Additionally, the experimental group outperformed the control group in terms of UL improvement, as VR-based rehabilitation provided tailored feedback [76]. With this customized visual and audible feedback, VR group participants can improve incorrect postures continuously. According to Prochnow et al. [85] and Zhang et al. [86], this VR-based rehabilitative processing is a characteristic of the human mirror neuron system. Patients can benefit from action observation as well as mirror visual feedback provided by the VR technology in the form of augmented feedback which might facilitate the recovery of the UL function [86].

Furthermore, Turolla et al. [29] indicated that the post-treatment FIM scores were marginally higher in the VR sample than in the standard therapy population. Activities of daily living include a wide variety of instrumental ADL tasks such as shopping, mailing, paying bills, using of automatic teller machine, collecting trash, playing games, reading the news, preparing meals, etc. [87]. Numerous ADL tasks could be incorporated into VR devices, allowing for a variety of tasks to be completed throughout the therapy period, which is one of the primary variables affecting patients’ motivation. This may also explain why VR systems perform better than traditional treatments at improving daily functions.

There is no significant difference in the laboratory tests (BBT and WMFT) compared with conventional treatment, and Lee et al. [76] also reported that the VR group participants’ hand efficiency and dexterity were not superior to the conventional group participants for a variety of reasons, including the difficulties of optimizing hand function in patients with chronic stroke and the shortcomings of current VR technology in identifying minor gestures, such as those of the fingertips. This could be recognized as a limitation of VR technology, and these should be more focused on accuracy in future development.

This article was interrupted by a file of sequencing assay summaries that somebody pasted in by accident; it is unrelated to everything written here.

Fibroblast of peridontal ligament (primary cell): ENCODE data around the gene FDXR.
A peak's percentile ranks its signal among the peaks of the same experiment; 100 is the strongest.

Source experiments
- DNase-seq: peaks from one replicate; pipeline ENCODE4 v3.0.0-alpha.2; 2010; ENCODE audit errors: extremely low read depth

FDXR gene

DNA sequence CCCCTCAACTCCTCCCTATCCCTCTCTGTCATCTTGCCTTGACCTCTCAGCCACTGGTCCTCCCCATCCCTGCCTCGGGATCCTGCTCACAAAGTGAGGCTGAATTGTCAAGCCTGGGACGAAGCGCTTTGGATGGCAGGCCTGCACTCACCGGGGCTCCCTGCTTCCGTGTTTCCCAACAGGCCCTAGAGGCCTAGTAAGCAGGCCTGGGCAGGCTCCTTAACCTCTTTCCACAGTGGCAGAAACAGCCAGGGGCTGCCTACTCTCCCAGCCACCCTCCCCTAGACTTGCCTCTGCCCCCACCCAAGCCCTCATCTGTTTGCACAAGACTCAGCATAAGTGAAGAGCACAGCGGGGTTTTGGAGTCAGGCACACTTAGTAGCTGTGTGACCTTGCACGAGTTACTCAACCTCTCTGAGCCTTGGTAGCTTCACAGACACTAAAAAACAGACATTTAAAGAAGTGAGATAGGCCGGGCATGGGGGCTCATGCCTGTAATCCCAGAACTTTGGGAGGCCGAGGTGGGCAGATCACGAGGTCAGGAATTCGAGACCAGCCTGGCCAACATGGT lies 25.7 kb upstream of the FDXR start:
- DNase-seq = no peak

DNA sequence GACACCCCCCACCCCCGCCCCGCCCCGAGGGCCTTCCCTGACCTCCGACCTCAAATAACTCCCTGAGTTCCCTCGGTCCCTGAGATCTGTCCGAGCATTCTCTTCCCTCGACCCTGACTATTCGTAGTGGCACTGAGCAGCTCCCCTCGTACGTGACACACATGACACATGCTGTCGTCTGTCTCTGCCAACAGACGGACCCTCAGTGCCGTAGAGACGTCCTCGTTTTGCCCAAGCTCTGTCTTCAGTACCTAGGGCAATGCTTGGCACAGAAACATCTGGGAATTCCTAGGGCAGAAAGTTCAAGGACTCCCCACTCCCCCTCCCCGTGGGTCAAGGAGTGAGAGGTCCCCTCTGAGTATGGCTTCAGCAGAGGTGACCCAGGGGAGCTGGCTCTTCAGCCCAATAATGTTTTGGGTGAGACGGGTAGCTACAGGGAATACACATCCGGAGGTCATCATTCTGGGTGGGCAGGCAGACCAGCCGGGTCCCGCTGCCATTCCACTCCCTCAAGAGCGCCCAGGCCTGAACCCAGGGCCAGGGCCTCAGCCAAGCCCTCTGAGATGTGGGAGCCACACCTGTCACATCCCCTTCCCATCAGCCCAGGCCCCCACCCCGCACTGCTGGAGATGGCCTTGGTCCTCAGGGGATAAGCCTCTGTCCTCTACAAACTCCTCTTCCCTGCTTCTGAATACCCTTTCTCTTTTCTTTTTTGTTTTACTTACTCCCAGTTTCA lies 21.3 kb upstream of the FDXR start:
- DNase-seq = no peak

Our findings are consistent with the results of various latest meta-analyses that found that the VR-based treatment reported more changes in the FMA-UE result relative to their controls. For example, referring to Mekbib et al.’s analysis [77], there was a significant improvement in upper limb function in the VR group, compared to the control group, in line with our results. However, there are some differences compared with recent analyses, Mekbib et al. stated that there was significant impairment on the upper hand activity level while there was no apparent improvement regarding the same outcome in our findings [77]. In addition, Wiley et al. [22] concluded there were no differences in daily function tests in the VR groups compared to the control groups, while our review concluded that there was a positive effect on ADL recovery. The differences might be due to the variety of trials included, as more studies were included in our review and the number of participants was more diverse.